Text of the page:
Possible Signals in the ECM

Early morphological changes during ectomycorrhizal development have been identified (Kottke and Oberwinkler 1987; Horan et al. 1988). Based on current knowledge of the molecules released in other plant-microbe interactions, the early plant host signals secreted into the rhizosphere can include flavonoids, diterpenes, hormones and various nutrients (Martin et al. 2001) , Several plant metabolites have been shown to induce striking modifications in hyphal morphology. Rutin, a phenol compound found in eucalyptus root exudates, may be a signal in ectomycorrhizal symbiosis, as it stimulates the hyphal growth of certain Pisolithus tinctorius strains at picomolar concentrations (Lagrange et al. 2001) , On the other hand, the tryp-tophan derivative hypaphorine is secreted by P. tinctorius and can arrest root hair elongation and stimulate the formation of short roots in the plant host, possibly acting as an antagonist of the plant hormone auxin (Martin et al. 2001). On the fungal side, root exudates have been shown to stimulate an enhanced accumulation of fungal molecules such as hypaphorine, the betaine of tryptophan (Beguiristain and Lapeyrie 1997), that can induce morphological changes in root hairs of seedlings. Hypaphorine is produced in larger amounts by P. tinctorius during mycor-rhizal development (Beguiristain and Lapeyrie 1997). Ditengou and Lapeyrie (2000) report an antagonistic effect of hypaphorine on indole-3-acetic acid (IAA).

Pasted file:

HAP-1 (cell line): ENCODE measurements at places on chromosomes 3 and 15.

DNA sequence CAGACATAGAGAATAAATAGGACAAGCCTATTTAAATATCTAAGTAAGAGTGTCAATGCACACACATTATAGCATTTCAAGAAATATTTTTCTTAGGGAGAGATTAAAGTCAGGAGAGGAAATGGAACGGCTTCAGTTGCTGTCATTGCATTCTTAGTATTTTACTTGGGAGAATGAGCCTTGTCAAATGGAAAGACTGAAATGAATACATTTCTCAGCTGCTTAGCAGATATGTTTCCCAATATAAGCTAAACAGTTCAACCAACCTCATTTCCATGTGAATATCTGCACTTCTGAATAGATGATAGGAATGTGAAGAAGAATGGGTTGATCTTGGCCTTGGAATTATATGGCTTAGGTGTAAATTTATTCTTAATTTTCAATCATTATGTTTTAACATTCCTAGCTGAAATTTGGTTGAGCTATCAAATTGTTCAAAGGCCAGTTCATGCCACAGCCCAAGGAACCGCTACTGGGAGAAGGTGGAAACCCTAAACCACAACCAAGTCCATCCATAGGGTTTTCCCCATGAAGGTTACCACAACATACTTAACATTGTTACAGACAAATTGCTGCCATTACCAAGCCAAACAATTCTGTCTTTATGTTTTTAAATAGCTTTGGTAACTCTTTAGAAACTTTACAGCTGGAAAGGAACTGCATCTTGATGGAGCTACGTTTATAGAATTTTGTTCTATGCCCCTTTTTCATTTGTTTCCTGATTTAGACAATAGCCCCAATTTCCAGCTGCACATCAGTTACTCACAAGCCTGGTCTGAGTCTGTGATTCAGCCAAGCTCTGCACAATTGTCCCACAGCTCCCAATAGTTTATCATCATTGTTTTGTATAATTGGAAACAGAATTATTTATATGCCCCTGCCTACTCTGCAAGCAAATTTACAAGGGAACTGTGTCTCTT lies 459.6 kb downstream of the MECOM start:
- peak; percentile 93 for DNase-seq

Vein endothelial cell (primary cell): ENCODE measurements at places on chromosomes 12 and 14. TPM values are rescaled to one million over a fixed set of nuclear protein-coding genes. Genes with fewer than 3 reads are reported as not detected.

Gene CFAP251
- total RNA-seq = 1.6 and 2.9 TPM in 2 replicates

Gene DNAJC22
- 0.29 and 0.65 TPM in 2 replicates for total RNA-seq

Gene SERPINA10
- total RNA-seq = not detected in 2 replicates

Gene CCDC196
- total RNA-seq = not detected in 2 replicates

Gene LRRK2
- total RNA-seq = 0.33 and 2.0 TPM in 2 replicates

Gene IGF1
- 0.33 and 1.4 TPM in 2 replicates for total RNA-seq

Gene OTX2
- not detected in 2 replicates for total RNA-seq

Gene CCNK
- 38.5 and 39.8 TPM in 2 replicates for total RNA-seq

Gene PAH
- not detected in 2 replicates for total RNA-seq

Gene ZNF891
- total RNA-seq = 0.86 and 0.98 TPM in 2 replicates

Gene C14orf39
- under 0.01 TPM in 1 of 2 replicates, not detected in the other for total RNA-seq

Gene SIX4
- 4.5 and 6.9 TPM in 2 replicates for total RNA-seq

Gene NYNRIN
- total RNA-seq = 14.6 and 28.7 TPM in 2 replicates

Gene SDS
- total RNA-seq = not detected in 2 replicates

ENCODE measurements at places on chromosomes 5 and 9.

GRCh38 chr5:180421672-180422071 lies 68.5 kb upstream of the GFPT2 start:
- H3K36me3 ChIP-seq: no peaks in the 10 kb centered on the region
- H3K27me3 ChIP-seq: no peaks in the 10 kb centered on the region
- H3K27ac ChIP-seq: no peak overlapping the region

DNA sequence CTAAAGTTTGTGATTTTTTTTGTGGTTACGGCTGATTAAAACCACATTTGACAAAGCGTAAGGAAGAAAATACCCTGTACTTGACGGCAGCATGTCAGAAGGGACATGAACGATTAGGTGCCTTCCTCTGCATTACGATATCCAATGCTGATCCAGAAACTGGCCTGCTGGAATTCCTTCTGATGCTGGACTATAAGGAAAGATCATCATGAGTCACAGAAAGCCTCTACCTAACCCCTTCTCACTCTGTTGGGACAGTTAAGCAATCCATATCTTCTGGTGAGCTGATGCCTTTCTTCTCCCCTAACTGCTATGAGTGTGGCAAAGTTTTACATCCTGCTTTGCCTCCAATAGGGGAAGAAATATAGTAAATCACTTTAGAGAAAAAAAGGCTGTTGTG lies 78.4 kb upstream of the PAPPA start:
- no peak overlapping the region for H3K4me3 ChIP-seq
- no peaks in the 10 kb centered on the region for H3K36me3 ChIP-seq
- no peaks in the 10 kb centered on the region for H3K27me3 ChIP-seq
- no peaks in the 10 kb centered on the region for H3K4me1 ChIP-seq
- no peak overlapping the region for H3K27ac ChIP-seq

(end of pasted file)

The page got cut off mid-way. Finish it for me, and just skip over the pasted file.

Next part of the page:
The production of hormones, including auxins, cytokinins, abscisic acid and ethylene, by ectomycorrhizal fungi was first reported in the early 1990s (Gogala 1991) , Many studies indicate that changes in auxin balance are a prerequisite for mycorrhiza organogenesis (Rupp et al. 1989; Gay et al. 1994; Karabaghli-Degron et al. 1998; Kaska et al. 1999) (e.g., short root development). The presence of plant-derived molecules in the rhizosphere could be sufficient to enhance the biosynthesis of hormones by ectomycorrhizal fungi (Rupp et al. 1989), which induce morphological changes leading to symbiosis development. For example, an IAA-upregulated cDNA, referred to as Pp-C61, was isolated by the differential screening of a cDNA library constructed from auxin-treated roots of the ECM host tree Pinus pinaster

(Reddy et al. 2003). Pp-C61 is present as a single copy in the P. pinaster genome, and homologous genes were detected in other gymnosperm and angiosperm trees. The fact that Pp-C61 is transcriptionally regulated by auxin suggests that Pp-C61 activation corresponds to a reaction in response to fungal colonization.